Quite a long time ago, I saw these paintings on Pinterest. The blue one caught my eye and it looked simple enough for me to do. There were even directions to go with it but I didn’t follow them because I wanted to tweak it.
A year or two later, I came across Conspirare singing Let the River Run, and it moved me deeply. It wasn’t intended to be a religious piece, and “New Jerusalem” wasn’t referring to heaven, but I heard enthusiasm and excitement, a call to dreamers, and bright hope for what will be, which, of course, for Christians includes the new heaven and new earth.
I asked an artistic friend for advice on how to paint a cityscape with a river, and she said to consult Google images and drawings in black and white. That gave me some ideas, so on a hot summer day, I found an empty study room with AC. I gathered a few paints, a wet rag, several paintbrushes. I found the large 27″x30″ calendar I’d squirreled away for this project, put it face down on a table, and started painting a blush-pink sky: the dawn behind the gold.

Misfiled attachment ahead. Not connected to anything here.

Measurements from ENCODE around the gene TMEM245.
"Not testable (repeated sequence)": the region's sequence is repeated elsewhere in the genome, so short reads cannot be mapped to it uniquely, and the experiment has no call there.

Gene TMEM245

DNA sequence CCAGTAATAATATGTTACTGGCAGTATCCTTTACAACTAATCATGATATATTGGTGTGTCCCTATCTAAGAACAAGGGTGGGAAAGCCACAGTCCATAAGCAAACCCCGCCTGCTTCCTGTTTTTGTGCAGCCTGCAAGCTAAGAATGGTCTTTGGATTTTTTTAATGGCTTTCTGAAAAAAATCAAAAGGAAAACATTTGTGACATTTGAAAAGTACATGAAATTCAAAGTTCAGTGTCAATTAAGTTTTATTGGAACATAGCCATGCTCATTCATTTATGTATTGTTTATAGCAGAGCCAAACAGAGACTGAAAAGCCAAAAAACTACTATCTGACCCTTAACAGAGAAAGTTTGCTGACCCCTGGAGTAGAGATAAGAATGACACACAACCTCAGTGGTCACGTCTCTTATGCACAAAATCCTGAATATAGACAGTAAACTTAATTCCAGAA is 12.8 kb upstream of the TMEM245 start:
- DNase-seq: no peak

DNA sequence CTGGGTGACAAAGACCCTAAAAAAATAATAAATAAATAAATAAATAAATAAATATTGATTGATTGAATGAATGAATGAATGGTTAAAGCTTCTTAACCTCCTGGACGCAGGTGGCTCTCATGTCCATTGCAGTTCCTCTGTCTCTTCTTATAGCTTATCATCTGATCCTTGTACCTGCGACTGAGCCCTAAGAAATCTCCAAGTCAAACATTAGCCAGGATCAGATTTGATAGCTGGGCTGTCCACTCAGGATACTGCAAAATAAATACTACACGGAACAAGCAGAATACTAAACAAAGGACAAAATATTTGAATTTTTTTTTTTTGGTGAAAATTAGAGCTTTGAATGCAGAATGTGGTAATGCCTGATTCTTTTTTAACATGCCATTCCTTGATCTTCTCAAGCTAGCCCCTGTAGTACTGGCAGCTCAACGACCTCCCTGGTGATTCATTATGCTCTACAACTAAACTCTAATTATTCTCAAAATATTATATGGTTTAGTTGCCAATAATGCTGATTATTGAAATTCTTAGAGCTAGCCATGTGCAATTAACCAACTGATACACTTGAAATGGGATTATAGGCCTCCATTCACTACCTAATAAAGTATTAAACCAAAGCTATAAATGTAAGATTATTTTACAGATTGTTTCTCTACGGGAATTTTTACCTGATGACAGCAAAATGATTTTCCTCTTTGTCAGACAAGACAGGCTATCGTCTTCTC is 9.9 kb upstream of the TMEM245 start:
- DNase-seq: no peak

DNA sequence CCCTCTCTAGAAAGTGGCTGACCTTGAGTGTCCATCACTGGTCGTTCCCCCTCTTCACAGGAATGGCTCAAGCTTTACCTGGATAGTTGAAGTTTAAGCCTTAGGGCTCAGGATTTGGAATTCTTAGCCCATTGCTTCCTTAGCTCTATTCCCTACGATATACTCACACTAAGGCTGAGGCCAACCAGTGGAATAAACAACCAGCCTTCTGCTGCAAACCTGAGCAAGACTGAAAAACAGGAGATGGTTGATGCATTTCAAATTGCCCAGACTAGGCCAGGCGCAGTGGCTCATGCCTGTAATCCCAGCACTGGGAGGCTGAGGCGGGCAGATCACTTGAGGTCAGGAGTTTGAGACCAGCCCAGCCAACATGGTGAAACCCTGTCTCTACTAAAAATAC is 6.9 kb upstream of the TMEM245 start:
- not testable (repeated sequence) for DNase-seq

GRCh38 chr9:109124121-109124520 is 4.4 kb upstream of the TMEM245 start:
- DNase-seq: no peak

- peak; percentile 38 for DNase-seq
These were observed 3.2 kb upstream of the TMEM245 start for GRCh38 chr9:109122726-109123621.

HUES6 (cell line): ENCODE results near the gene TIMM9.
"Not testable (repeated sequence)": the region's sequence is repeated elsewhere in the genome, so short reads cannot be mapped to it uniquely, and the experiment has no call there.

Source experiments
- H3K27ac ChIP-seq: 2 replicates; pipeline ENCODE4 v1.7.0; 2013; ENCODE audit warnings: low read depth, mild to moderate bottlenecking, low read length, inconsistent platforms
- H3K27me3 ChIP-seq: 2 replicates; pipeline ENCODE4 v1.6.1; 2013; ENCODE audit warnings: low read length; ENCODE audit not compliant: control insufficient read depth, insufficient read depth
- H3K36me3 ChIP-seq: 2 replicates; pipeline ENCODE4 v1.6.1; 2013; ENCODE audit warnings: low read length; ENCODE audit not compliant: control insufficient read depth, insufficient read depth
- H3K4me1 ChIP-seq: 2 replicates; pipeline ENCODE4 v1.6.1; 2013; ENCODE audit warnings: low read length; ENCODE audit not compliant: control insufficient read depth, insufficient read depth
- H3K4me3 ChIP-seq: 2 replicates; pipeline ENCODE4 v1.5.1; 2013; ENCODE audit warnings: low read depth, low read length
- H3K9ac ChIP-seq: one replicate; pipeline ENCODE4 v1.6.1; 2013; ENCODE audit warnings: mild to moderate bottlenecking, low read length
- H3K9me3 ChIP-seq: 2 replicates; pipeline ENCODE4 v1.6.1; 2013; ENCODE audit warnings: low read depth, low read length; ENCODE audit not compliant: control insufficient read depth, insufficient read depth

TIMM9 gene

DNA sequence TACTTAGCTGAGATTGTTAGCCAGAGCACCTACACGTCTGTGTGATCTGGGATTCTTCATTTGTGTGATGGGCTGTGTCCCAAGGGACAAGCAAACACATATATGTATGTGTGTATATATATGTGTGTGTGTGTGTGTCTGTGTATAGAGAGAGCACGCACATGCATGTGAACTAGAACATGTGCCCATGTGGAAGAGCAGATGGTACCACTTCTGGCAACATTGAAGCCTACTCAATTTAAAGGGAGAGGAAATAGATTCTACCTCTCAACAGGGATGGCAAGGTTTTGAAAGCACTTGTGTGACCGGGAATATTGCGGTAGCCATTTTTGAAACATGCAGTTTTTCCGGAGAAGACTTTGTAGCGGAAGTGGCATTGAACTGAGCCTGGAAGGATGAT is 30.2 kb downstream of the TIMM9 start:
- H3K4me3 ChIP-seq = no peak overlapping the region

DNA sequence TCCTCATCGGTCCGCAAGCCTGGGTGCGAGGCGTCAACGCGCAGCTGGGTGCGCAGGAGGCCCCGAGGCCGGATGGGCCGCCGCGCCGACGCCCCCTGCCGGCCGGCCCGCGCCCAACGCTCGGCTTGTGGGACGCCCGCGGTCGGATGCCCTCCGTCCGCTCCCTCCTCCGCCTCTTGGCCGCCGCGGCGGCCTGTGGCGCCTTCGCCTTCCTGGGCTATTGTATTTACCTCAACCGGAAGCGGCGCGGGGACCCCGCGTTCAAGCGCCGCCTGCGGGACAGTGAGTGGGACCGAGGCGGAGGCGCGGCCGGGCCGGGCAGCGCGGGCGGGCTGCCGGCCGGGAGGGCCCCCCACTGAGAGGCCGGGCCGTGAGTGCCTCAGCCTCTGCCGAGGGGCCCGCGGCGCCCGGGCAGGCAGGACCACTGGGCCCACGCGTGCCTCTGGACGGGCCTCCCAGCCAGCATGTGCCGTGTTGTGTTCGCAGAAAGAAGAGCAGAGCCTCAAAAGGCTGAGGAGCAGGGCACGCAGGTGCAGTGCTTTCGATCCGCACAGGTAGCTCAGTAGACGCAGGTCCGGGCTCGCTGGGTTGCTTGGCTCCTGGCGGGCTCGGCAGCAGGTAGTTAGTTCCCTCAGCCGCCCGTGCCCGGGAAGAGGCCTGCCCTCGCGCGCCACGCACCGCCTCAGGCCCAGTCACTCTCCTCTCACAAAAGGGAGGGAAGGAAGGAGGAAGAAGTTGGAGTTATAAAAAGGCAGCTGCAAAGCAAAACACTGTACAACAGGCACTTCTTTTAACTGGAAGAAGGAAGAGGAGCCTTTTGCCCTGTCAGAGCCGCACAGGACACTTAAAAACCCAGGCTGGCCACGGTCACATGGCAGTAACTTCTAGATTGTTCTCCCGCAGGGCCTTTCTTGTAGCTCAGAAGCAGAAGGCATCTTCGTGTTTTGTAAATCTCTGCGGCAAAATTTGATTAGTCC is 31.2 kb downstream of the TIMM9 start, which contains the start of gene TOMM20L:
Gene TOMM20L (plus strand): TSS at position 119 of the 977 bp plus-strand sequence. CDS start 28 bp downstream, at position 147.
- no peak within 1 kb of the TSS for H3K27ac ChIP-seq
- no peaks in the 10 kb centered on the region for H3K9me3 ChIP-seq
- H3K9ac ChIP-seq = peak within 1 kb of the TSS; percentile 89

My favorite feature is the pink dawn shining where the gold is thin.
I added black to a bright blue paint to make a midnight blue city. It didn’t take long, and it was so. much. fun. I loved the simplicity and the flexibility. If a spire didn’t work out right, I could put gold over it. I messed up the writing, but covered it up by changing the shape of the river. If it’s stressful, I don’t do it, and that’s why my artwork is super simple.
Part of me thinks that if I repurpose old calendars, maybe I should respect my art enough to put it in a frame. The more pragmatic part of me says part of the message is the medium, the thin metal strips stabilize it, and it’s ok. For awhile, I used thick tape on the back side to mount it, but that wasn’t nice in several ways, and now I use tacks, though that’s probably not respectful either.
I like having it on my sliding closet door. To me, it shows the already-but-not-yet that I live in. It promises a golden city coming down someday, but for now we can walk beside its river.